Machine generated contents note: Part I. Introduction: 1. Personal epistemology in the classroom: a welcome and guide for the reader Florian C. Feucht and Lisa D. Bendixen; Part II. Frameworks and Conceptual Issues: 2. Manifestations of an epistemological belief system in pre-k to 12 classrooms Marlene Schommer-Aikins, Mary Bird, and Linda Bakken; 3. Epistemic climates in elementary classrooms Florian C. Feucht; 4. The integrative model of personal epistemology development: theoretical underpinnings and implications for education Deanna C. Rule and Lisa D. (...) Bendixen; 5. An epistemic framework for scientific reasoning in informal contexts Fang-Ying Yang and Chin-Chung Tsai; Appendices; 6. Who knows what and who can we believe? Epistemological beliefs are beliefs about knowledge (mostly) to be attained from others Rainer Bromme, Dorothe Kienhues, and Torsten Porsch; Part III. Students' Personal Epistemology, its Development, and Relation to Learning: 7. Stalking young persons' changing beliefs about belief Michael J. Chandler and Travis Proulx; 8. Epistemological development in very young knowers Leah K. Wildenger, Barbara K. Hofer, and Jean E. Burr; 9. Beliefs about knowledge and revision of knowledge: on the importance of epistemic beliefs for intentional conceptual change in elementary and middle school students Lucia Mason; 10. The reflexive relation between students' mathematics-related beliefs and the mathematics classroom culture Erik De Corte, Peter Op 't Eynde, Fien Depaepe, and Lieven Verschaffel; 11. Examining the influence of epistemic beliefs and goal orientations on the academic performance of adolescent students enrolled in high-poverty, high-minority schools P. Karen Murphy, Michelle M. Buehl, Jill A. Zeruth, Maeghan N. Edwards, Joyce F. Long, and Shinichi Monoi; 12. Using cognitive interviewing to explore elementary and secondary school students' epistemic and ontological cognition Jeffrey A. Greene, Judith Torney-Purta, Roger Azevedo, and Jane Robertson; Part IV. Teachers' Personal Epistemology and its Impact on Classroom Teaching: 13. Epistemological resources and framing: a cognitive framework for helping teachers interpret and respond to their students' epistemologies Andrew Elby and David Hammer; 14. The effects of teachers' beliefs on elementary students' beliefs, motivation, and achievement in mathematics Krista R. Muis and Michael J. Foy; Appendices; 15. Teachers' articulation of beliefs about teaching knowledge: conceptualizing a belief framework Helenrose Fives and Michelle M. Buehl; Appendices; 16. Beyond epistemology: assessing teachers' epistemological and ontological world views Lori Olafson and Gregory Schraw; Part V. Conclusion: 17. Personal epistemology in the classroom: what does research and theory tell us and where do we need to go next? Lisa D. Bendixen and Florian C. Feucht. (shrink)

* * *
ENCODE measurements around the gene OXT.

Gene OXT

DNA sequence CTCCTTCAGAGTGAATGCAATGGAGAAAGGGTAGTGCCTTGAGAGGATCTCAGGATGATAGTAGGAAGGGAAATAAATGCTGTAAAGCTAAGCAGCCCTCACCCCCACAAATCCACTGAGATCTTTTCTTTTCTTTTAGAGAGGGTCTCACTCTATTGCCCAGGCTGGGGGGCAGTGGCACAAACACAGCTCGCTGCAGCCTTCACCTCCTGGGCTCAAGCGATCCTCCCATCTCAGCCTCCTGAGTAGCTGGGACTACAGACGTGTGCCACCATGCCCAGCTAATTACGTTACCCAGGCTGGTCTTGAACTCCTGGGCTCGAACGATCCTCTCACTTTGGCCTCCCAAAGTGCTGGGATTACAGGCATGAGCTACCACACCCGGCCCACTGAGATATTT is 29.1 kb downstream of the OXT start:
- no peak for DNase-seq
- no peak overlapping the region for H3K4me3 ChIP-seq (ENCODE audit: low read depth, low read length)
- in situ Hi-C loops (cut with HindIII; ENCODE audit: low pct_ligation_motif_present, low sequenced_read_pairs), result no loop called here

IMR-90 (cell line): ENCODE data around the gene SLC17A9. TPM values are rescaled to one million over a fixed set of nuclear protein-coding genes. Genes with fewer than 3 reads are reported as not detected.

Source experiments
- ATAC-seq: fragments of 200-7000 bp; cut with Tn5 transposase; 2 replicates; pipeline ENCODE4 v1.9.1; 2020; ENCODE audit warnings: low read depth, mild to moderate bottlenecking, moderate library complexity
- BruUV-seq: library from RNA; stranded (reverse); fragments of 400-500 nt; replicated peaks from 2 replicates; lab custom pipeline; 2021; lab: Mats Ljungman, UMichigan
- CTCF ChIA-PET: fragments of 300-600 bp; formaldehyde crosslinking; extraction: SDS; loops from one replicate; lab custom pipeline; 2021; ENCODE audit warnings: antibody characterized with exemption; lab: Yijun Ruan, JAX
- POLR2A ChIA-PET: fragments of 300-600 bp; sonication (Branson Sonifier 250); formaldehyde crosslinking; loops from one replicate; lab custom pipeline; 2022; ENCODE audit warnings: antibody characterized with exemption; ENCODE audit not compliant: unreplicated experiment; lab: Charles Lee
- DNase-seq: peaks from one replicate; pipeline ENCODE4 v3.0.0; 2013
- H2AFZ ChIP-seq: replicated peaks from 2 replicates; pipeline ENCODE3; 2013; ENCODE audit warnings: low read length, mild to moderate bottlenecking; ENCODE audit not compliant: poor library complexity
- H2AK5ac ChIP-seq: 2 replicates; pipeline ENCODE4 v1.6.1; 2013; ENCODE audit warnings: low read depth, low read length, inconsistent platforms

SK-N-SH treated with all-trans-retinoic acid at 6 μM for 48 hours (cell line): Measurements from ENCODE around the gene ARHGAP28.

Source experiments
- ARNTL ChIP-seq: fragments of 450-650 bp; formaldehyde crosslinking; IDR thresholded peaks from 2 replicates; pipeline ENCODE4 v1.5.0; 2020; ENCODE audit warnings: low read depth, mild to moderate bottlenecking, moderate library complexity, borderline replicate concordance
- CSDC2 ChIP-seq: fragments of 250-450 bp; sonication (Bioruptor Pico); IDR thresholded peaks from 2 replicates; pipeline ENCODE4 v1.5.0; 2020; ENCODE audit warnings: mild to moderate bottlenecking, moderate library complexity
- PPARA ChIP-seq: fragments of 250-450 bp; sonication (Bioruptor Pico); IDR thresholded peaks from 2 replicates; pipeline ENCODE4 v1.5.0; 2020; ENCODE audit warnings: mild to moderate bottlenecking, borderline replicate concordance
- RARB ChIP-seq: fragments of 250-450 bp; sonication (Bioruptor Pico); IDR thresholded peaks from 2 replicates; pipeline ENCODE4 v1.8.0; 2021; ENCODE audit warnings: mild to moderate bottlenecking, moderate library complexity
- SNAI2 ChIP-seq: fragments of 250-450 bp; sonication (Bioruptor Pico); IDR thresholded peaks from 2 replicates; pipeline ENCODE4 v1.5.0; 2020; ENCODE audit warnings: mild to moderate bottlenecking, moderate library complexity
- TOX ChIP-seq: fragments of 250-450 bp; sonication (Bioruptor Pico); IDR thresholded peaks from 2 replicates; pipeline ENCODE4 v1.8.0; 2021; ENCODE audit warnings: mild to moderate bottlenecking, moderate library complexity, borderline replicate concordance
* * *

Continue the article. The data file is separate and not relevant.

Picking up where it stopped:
The nature of conceptual analysis is elucidated by a proposed solution to moore's paradox of analysis. Occurrent, Dispositional, And property concepts are distinguished, And the notion of epistemic gain is introduced and explained. It is shown that although a correct analysis equates property concepts this is done with epistemic gain. It is argued that in a correct analysis there must be no identity between analysans and analysandum in respect to occurrent concepts. The relevance of thought experiments to conceptual analysis is (...) discussed and it is concluded that conceptual analysis consists of a transformation of knowledge how into knowledge that. (shrink)
It is argued that a concept of substance is possible which not only avoids metaphysical blind alleys but is worthy of serious philosophical attention. Starting with parker's notion of substance a conception is developed in which substance has the moments of haecceity, Logical independence, Causal independence, Causal efficacy, And conservation through change. Event and substance ontologies are compared and reasons for the superiority of the latter given. The results are related to the problem of personal identity, And it is suggested (...) that a person's body may be identifiable by him by means of his person rather than the converse. (shrink)
c Ralph Mason -- 199. A New Frontier for Proton MRI: Quantitative Tissue Oximetry g f e d c Ralph P. Mason -- 200. S-GalTM, a Novel 1H MRI Reporter for b-Galactosidase g f e d c John Chen -- 201. Myeloperoxidase-mediated activation of paramagnetic imaging g f e d..
: Gail Mason's Spectacle of Violence undertakes an important project in confronting a number of serious questions about definitions of violence and power, and about the nature of experience, subjectivity, and mind/body dualisms. Hartsock's comments on the book focus on issues of experience, embodiment, and standpoint theories.
The difficulties of measuring the thermoelectric power of ice by the electrode method are discussed and there follows a description of a new induction method requiring no electrodes. Measurements with this technique on single crystals of rather pure ice at temperatures near -20°c yield a value of dV/dT=?2·3±0·3 mv/°c compared with a theoretical value of -1·9 mv/°c. The same method is employed to measure potential differences developed between two halves of a polycrystalline ice specimen doped with different concentrations of HF (...) and NH3. Potential differences of 30?40 mv are produced by tenfold changes in concentration of impurity and these measurements are in fair agreement with calculations made on the basis of Jaccard's theory. (shrink)